“It is such a wild and sometimes crazy, difficult, and even painful journey. But it is so sweet. And we are so grateful.”
Jeff and Anna Hunter, owners at Upstream Functional Medicine, started their crazy, sweet journey with FPC over five years ago. Since then, they have become highly involved in the elite mastermind group, are among the most successful within the community, and have established themselves as well-known leaders in the functional medicine sphere. When they started, they had the same hope of freedom that all newcomers have; they faced the same type of fears and uncertainty and had to overcome the same types of challenges. Their journey began in November of 2017.
Without any savings or substantial income, both Jeff and Anna quit their full-time jobs to start their practice and became relentless in their effort to build a successful business. They worked six days a week for the first three years and for months Jeffs days would start at 4 a.m. Through it all, they closely stuck to the advice of the FPC coaching team.
“We had one day off a week and outside of that, we worked,” Anna said. “That one day was really important for us so we used it wisely because we knew the other six days were going to be really intense.”
“I wasn’t going to sacrifice time with my family,” said Jeff. “So, we just brought them along for a lot of it. Both of our girls have been to FPC Quarterly’s. It was a great experience for them, and they loved it.”
“We still spent time together,” Anna interjected. “But it was preparing for dinner talks as a family, and reviewing resumes, and painting the office. We brought the kids with us because it’s what needed to happen.”
In April of 2020 when the Hunters were six months shy of graduating from FPC’s 3-year program, Jeff was featured on the cover of Hope For Health and the article talked about how they built their business from scratch and had gone from zero to $800 thousand annually. Jeffs story touched on having the right mindset and following the instructions but did not adequately emphasize a key attribute that’s required to truly succeed at anything; a trait that Anna describes as “grit.”
“Jeff was going to do whatever he had to, to make it work. There was no other option. Neither one of us wanted to do a presentation every week but it’s what we were supposed to do, so we did it. It was a lot of grit and determination.”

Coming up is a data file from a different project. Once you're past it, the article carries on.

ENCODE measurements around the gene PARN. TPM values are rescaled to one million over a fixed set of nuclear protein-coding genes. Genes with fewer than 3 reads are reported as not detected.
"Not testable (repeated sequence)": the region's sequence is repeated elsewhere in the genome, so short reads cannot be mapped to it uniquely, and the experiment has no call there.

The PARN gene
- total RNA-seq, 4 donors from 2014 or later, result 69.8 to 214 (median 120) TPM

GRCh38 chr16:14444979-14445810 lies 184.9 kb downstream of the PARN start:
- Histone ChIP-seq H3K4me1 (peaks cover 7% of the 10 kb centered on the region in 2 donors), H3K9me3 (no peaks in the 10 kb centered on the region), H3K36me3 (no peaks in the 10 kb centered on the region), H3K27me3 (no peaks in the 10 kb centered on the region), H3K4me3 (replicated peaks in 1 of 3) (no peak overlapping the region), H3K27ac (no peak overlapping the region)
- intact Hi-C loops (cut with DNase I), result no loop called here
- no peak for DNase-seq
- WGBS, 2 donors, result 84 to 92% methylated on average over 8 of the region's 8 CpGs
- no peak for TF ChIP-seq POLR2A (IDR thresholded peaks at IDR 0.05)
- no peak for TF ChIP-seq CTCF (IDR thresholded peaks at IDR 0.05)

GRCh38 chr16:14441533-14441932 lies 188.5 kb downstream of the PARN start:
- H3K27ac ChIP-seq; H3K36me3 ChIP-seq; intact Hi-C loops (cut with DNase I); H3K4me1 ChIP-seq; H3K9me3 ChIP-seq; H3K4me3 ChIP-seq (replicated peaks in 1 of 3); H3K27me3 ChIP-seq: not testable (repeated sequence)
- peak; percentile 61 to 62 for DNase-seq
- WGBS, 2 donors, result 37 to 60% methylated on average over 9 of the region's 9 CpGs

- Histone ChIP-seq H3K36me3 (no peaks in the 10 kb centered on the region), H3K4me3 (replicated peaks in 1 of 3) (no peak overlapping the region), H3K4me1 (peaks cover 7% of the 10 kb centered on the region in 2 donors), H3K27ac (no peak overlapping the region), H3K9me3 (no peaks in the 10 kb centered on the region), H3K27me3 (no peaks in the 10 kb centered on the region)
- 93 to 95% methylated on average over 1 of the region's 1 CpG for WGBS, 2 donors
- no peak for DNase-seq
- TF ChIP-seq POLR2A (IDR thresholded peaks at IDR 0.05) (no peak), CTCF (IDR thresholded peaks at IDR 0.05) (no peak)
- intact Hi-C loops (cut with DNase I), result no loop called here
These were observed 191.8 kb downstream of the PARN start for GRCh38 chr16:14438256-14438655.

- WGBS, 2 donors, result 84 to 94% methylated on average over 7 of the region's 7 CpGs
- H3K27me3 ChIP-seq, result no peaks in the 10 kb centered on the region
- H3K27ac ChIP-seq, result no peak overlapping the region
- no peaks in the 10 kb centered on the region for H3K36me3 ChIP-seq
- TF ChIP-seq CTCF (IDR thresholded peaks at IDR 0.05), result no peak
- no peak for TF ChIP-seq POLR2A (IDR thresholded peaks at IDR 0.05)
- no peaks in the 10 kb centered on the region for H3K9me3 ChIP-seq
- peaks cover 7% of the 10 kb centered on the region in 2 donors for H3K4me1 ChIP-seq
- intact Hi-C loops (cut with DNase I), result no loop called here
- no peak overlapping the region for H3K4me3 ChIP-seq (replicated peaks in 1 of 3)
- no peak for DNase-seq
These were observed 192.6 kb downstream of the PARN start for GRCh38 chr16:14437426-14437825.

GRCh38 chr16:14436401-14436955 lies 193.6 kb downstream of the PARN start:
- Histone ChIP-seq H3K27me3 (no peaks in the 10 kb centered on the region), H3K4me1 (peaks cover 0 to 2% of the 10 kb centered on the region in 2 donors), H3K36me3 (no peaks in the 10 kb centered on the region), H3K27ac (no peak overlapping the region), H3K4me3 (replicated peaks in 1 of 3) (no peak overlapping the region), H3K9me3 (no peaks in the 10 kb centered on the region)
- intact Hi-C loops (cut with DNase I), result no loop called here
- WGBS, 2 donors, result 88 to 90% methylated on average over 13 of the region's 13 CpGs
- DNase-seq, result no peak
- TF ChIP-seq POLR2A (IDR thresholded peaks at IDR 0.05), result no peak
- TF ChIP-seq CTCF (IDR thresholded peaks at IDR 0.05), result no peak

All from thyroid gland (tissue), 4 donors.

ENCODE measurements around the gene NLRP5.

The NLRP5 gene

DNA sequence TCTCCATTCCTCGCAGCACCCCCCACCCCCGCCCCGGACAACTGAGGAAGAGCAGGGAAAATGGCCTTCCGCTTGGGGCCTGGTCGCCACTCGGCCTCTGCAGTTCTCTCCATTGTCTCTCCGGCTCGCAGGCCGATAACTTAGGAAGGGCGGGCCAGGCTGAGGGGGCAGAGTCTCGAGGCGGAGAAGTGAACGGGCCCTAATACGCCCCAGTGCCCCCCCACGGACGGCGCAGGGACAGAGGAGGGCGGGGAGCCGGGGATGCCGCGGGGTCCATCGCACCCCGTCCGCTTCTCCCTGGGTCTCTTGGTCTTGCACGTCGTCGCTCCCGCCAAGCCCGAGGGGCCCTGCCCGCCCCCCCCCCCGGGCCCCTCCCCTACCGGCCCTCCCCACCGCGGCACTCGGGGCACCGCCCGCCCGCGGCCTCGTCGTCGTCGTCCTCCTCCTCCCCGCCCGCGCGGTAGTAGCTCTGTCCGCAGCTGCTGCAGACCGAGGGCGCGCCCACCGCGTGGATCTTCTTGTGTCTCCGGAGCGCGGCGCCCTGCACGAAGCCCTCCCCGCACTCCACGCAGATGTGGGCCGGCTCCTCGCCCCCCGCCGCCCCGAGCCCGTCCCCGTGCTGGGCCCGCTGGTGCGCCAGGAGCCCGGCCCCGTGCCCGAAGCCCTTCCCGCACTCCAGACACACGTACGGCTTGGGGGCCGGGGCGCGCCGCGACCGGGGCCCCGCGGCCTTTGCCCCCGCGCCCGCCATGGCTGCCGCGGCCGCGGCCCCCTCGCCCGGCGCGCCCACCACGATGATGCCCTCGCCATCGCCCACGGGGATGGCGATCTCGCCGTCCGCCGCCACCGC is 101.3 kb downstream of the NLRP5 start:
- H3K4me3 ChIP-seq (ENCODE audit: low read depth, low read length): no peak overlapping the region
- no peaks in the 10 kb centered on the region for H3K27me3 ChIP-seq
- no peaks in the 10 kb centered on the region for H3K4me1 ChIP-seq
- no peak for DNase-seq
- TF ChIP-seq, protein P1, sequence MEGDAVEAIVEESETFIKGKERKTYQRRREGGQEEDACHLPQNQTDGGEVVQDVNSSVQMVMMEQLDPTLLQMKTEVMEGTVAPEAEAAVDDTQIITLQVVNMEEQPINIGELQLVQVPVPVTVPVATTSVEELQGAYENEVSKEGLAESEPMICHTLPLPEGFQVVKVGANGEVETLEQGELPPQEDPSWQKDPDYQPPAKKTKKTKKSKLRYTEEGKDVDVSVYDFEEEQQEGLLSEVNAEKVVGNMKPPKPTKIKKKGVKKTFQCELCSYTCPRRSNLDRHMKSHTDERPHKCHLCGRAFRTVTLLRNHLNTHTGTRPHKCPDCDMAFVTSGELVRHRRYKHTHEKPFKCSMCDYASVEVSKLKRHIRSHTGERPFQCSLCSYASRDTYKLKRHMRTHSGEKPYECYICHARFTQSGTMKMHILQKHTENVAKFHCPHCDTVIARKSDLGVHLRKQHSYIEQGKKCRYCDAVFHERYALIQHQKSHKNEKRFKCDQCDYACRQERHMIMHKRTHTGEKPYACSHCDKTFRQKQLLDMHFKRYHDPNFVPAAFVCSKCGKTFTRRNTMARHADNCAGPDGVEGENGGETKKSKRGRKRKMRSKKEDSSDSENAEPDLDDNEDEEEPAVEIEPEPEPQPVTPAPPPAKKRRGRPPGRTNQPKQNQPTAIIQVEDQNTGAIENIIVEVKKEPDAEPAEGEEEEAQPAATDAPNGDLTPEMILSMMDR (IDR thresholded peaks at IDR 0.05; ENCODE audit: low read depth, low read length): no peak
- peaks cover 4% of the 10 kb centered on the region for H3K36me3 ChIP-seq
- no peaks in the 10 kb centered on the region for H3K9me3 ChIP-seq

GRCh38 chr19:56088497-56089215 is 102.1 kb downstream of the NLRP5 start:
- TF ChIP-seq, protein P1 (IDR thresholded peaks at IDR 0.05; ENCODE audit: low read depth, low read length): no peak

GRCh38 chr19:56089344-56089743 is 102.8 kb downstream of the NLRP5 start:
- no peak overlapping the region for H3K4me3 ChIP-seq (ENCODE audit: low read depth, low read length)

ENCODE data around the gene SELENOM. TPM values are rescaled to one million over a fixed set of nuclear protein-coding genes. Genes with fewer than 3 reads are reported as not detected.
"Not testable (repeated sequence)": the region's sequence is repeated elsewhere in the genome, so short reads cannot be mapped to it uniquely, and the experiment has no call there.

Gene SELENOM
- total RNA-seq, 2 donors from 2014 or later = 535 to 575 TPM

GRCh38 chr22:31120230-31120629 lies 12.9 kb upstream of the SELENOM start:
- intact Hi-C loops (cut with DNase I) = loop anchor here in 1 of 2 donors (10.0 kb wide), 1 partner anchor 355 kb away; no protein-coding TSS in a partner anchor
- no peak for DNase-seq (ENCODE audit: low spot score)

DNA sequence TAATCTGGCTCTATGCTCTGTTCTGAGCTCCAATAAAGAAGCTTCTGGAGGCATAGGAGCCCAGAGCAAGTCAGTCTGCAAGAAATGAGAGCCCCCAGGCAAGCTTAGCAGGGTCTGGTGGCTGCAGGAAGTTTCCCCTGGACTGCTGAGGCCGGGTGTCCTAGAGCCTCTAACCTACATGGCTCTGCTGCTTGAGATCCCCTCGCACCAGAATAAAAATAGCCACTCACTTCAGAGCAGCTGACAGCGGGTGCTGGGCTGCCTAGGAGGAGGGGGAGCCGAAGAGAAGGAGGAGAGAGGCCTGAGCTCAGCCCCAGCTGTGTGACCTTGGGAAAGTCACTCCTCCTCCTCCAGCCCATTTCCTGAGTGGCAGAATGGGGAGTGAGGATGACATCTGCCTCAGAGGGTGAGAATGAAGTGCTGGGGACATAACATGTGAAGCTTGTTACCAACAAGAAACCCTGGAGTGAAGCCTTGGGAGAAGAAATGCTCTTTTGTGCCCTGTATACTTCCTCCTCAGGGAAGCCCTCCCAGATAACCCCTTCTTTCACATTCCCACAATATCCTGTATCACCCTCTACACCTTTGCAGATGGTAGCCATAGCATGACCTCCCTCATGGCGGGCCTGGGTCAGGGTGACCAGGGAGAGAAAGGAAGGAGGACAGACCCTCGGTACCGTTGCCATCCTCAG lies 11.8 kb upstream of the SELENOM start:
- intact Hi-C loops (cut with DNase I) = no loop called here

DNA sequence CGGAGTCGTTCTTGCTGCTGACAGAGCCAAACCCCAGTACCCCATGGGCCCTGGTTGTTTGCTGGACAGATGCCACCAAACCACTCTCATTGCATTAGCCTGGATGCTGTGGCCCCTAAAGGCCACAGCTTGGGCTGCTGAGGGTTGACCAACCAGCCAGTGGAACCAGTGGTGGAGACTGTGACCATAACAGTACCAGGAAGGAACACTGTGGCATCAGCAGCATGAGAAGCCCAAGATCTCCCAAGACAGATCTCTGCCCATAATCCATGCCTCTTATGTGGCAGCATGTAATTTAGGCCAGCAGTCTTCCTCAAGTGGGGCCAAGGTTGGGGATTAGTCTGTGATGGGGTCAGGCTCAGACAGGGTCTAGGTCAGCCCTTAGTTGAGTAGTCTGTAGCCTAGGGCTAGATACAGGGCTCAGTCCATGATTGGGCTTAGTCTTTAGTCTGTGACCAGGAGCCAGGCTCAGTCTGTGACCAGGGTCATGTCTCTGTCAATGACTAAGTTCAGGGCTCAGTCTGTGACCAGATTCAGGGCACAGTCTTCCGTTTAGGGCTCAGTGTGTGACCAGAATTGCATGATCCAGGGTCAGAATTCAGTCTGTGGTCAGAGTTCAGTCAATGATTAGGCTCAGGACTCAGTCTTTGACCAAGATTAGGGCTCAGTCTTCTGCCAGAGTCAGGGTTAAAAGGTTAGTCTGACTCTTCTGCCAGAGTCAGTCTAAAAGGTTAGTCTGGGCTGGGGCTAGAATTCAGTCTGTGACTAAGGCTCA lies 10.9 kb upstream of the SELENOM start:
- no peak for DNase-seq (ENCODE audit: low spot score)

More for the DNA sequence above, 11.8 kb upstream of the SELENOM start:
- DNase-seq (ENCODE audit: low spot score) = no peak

“Growing up my worst fear was speaking in front of people,” Jeff said. “Nothing about me is built for that. If I was put on stage, I could hardly speak.”
“He would freeze up,” Anna said.
“It’s an area of real weakness for me,” Jeff added. “I didn’t like having to do weekly presentations; but it’s what I had to do to get where I’m trying to go so, I wasn’t going to resist it. I was going to learn how to do it and I was going to get good at it.”
By the time they hit their 3-year mark, the Hunters had put in years of hard work and had successfully maneuvered through the challenges that came from building a sustainable practice. They learned how to accept rejection, they had opened credit cards to float the business, they ended talks that resulted in zero closed, and they consistently rumbled with feelings of overwhelm.
“Every three months we’d show up at quarterly and I would hear all these things that we needed to do, and I would just feel like, ‘how the heck am I ever going to do this?’ And I would go find a porch and just cry,” Anna said.
“She would cry at every quarterly,” Jeff added.
“There was fear and uncertainty,” Anna continued. “And I would just feel the weight of everything so I’d try and go off alone to cry, but a friend would always find me, and they’d just sit with me. That comradery was such a gift.”
Jeff described the connections that he and Anna made within the FPC community as “critical” to staying on course.
“It’s easy to get discouraged when you have two or three negative experiences in a week. So, just having somebody to talk to that can relate, and hearing them say ‘oh man, that’s hard.’ We never felt like we were alone.”
At the end of 2020, Jeff and Anna became official FPC graduates and were witnessing their goal of having a referral-based practice reach fruition. By that point, they had learned enough to continue on their own but decided that their graduation would serve as a mile marker in their journey, not their finish line.
“We had some major perspective shifts when we joined the FPC Mastermind,” Jeff said. We set three-, five-, and 10-year goals and started asking ourselves what we really wanted in life and thought about how we could make the business work for us in order to get there. We re-framed everything.”
The Hunters, now in their fifth year with FPC, are still having record months and seeing a steady 30 percent increase in their yearly revenue. They are currently hitting about $2 million annually and believe that the challenges do not dissipate, they just shift as past goals are met and new goals get outlined. Last summer they bought a house and five acres of land in Colorado and this summer they are taking the entire month of July off to travel. “We are sitting at our kitchen counter in our home surrounded by trees and there is a breeze outside. We are in absolute beauty. It’s gorgeous. And it’s because of our business and FPC and how far we’ve come, and we are so grateful. So, so grateful.”